HILLIARD, OH July 6, 2010 – IDEAL Group Apps4Android, Inc. announced today the release of the first Android e-mail reader for the blind. The IDEAL K9 E-Mail® reader is accessible using Google’s Talkback and other Android screenreaders. Also announced was the release of IDEAL Item Identifier®, an Android-based barcode reader. The barcode reader makes it possible to quickly, easily, and accurately identify products by using Android smartphones to read barcodes on standard products. Both applications have been open-sourced in support of the Raising the Floor Initiative.

According to Steve Jacobs the President of IDEAL Group, “Given the efforts Google has put into Android, especially the work of their Eyes-Free Project team, we are convinced that Google is committed to making Android a world-class fully accessible platform and we want to help Google get there faster.”

IDEAL is also developing an open source Android web browser for the blind. In addition, IDEAL is developing an open source video magnification application that enables individuals with low vision to turn their Android smartphones into hand-held video magnifiers.

Given the high cost of dedicated devices that serve these purposes today, Jacobs hopes these free, high-quality open source Android applications will be Raising the Floor of opportunities for individuals with print disabilities.

Jacobs further stated, “While we plan to develop accessible applications for other platforms in the future, we love the openness of Android. It makes it easy for developers to figure out how programs function and has enabled us to innovate much more rapidly and easily than on any other platform.”

About IDEAL Group Apps4Android:
Apps4Android, Inc. is dedicated to developing low/no-cost, high-quality, Android applications that enhance the quality-of-life, independence, quality of education, and employability of individuals with disabilities… and everyone else! Apps4Android is the world’s largest developer of speech-enabled Android applications in the world with 750,000+ active users in 47 countries. For more information: http://apps4android.org/

About Raising the Floor (RtF):
Raising the Floor is an international consortium of organizations and individuals focused on ensuring that people experiencing disabilities, literacy problems, or the effects of aging are able to access and use all of the information, resources, services, and communities available on or through the Web. Of particular concern are those with limited or no resources. For more information: http://raisingthefloor.net/about

This work is supported in part with funds from the National Institute on Disability and Rehabilitation Research, U.S. Department of Education, grant number H133E080022 to the University of Wisconsin Trace R&D Center. Users of IDEAL K9 E-Mail® and IDEAL Item Identifier® should not assume endorsement by either the Department of Education or the federal government.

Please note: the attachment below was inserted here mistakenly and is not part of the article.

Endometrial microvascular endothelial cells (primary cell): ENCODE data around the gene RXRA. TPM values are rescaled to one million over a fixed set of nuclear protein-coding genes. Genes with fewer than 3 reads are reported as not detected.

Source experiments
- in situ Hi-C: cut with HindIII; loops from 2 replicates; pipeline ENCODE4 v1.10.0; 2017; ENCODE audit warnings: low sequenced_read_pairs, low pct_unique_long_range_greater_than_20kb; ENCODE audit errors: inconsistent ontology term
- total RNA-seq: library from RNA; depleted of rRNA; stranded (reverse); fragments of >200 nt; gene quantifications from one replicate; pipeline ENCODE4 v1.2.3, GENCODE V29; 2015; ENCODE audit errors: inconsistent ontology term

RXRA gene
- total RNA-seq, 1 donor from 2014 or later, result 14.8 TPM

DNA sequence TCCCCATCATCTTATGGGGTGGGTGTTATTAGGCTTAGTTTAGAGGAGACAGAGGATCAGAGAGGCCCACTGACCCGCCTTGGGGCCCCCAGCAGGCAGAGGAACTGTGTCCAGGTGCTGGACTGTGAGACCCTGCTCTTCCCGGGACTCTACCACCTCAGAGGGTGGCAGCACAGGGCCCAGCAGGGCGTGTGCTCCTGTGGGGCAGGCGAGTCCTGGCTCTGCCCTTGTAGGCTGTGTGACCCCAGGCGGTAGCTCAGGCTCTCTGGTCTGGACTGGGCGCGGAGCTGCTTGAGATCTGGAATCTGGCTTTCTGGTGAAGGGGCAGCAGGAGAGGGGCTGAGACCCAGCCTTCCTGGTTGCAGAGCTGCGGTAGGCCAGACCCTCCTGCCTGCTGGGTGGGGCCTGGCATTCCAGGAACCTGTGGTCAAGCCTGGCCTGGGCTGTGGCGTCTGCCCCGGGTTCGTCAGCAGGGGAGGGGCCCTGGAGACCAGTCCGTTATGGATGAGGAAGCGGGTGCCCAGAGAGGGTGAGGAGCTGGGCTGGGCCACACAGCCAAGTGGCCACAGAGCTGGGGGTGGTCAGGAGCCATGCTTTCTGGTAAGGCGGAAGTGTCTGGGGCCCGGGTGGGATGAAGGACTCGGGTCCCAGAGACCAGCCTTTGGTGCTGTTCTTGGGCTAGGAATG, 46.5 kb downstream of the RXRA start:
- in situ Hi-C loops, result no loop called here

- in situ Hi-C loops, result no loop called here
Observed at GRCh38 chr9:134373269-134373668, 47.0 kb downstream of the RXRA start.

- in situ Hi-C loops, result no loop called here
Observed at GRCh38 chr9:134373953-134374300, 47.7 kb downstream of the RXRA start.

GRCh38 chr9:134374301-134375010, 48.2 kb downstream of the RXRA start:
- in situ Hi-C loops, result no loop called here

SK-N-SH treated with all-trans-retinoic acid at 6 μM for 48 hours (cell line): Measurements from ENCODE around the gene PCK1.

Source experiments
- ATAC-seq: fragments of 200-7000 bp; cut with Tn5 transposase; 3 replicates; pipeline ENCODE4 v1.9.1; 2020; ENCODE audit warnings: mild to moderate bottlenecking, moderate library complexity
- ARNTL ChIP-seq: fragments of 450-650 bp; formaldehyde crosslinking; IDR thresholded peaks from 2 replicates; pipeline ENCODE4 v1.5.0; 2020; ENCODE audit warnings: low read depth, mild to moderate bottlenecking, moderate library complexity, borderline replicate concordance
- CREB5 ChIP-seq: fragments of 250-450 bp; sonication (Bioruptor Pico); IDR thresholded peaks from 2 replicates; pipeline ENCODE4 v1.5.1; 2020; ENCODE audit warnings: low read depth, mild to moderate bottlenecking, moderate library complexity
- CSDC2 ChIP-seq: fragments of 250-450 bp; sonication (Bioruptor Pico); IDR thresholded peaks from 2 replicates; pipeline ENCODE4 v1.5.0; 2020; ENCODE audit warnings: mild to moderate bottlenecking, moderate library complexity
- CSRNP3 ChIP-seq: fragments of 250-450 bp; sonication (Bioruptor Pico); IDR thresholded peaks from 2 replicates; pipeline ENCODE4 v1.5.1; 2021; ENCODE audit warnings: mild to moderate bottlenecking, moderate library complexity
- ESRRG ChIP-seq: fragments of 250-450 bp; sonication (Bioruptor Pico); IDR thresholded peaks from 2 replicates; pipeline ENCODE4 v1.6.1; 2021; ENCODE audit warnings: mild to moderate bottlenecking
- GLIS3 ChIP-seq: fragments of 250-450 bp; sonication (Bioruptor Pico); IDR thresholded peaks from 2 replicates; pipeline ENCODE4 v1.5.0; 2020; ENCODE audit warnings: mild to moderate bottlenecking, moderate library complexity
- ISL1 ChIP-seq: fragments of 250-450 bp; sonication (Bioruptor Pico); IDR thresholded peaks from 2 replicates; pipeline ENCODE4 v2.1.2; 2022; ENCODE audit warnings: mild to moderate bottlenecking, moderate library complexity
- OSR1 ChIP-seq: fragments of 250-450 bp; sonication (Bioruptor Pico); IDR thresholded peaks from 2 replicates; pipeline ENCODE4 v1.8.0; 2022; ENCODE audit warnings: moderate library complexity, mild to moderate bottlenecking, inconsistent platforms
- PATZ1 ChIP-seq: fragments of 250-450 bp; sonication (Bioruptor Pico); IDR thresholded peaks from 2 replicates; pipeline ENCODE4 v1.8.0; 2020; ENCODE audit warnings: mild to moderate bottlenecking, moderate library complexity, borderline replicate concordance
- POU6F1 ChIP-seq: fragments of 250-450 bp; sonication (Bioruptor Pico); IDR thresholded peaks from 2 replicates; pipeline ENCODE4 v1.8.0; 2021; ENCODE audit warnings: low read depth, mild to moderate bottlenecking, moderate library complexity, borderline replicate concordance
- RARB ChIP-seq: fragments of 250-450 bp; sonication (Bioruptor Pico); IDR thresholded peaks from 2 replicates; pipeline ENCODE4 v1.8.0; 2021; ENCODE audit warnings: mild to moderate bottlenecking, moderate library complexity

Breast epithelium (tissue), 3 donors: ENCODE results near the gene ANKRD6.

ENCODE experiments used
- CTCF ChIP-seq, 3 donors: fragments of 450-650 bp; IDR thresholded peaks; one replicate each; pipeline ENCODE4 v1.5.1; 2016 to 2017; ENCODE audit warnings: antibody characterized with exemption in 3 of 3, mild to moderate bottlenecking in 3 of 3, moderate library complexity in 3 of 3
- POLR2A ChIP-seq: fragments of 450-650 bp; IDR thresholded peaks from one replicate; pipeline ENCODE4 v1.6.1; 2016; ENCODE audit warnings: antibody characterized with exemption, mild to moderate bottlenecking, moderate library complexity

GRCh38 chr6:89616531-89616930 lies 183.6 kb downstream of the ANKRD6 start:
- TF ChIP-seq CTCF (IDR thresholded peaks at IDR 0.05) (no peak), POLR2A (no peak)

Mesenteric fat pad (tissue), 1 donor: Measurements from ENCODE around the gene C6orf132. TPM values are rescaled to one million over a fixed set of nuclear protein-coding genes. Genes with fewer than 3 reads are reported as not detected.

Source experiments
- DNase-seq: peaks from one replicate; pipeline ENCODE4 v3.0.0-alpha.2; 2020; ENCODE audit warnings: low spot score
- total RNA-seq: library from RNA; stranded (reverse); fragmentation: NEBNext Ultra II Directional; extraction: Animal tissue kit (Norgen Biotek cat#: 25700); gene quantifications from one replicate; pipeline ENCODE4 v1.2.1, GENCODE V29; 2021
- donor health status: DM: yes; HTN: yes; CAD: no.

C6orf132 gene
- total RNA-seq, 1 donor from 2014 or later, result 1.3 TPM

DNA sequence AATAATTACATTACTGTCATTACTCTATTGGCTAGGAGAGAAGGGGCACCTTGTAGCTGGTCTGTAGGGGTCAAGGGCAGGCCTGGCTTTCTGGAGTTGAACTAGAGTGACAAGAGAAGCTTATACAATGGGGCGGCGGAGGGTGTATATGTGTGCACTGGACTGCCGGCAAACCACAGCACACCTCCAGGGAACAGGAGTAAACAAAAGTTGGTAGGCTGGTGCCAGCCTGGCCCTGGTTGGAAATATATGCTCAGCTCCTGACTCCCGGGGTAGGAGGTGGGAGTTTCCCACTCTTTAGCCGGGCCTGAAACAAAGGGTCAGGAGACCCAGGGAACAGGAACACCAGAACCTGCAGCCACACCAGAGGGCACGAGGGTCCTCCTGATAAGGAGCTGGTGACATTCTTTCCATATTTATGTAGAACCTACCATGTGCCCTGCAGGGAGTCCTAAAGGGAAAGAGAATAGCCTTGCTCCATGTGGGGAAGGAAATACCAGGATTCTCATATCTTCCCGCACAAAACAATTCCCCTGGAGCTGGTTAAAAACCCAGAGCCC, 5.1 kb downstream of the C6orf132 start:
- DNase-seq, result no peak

The ÆGIS project now also has a dedicated user forum available online where people that are interested to comment on various topics, can do so in various categories:

  • Developers: Developers involved in software development for desktop, mobile, internet and rich internet applications can comment here on accessibility aspects related to assistive technologies.
  • End-users: Web applications: What is your view on the accessibility of internet applications and the internet overall?
  • End-users: Mobile applicationsEnd-users: What are your thoughts on the accessibility of mobile applications?
  • End-users: Screen Readers: What are your experiences with screenreaders?
  • End-users: Assistive Technologies: End-users can comment here on their experiences and opinions regarding assistive technologies in general.
  • End-users: Desktop applications: Here is the area where end-users can comment on their experiences and opinions regarding assistive technologies in the area of desktop applications.

You only need to register after which you can share your expertise/experience with others.

The ÆGIS project seeks to determine whether 3rd generation access techniques will provide a more accessible, more exploitable and deeply embeddable approach in mainstream ICT (desktop, rich Internet and mobile applications). This approach is developed and explored with the Open Accessibility Framework (OAF) through which aspects of the design, development and deployment of accessible mainstream ICT are addressed. The OAF provides embedded and built-in accessibility solutions, as well as toolkits for developers, for “engraving” accessibility in existing and emerging mass-market ICT-based products, thus making accessibility open, plug and play, personalised and configurable, realistic and applicable in various contexts; ÆGIS is placing users and their needs at the centre of all ICT developments. Based on a holistic UCD, ÆGIS identifies user needs and interaction models for several user groups, (users with visual, hearing, motion, speech and cognitive impairments as well as application developers) and develops open source-based generalised accessibility support into mainstream ICT devices/applications:

  • desktop,
  • rich web applications, and
  • Java-based mobile devices.

All developments will be iteratively tested with a significant number of end users, developers and experts in 3 phases and 4 Pilot sites Europe wide (in Belgium, Spain, Sweden and the UK).

The project includes strong industrial and end user participation (the participating industries are among the market leaders in the corresponding mainstream ICT markets). The project results’ uptake is promoted by strong standardisation activities, as well as the fact that much of the technology results will be either new open source applications or will be built into existing and already widely adopted open source ICT.